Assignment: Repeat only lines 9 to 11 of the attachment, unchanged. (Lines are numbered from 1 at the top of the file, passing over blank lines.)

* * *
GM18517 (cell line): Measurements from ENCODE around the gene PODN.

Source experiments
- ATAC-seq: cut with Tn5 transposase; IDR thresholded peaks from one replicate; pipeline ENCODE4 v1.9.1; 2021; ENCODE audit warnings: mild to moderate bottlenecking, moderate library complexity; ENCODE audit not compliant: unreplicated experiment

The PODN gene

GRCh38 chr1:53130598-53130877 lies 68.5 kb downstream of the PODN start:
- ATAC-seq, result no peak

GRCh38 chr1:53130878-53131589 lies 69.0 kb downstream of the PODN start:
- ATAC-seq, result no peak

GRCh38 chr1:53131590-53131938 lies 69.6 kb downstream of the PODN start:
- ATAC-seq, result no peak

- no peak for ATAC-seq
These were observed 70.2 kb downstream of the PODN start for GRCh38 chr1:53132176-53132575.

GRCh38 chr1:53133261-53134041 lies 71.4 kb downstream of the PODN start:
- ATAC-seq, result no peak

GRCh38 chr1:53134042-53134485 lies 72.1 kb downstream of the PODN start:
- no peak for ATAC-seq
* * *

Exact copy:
GRCh38 chr1:53131590-53131938 lies 69.6 kb downstream of the PODN start:
- ATAC-seq, result no peak

- no peak for ATAC-seq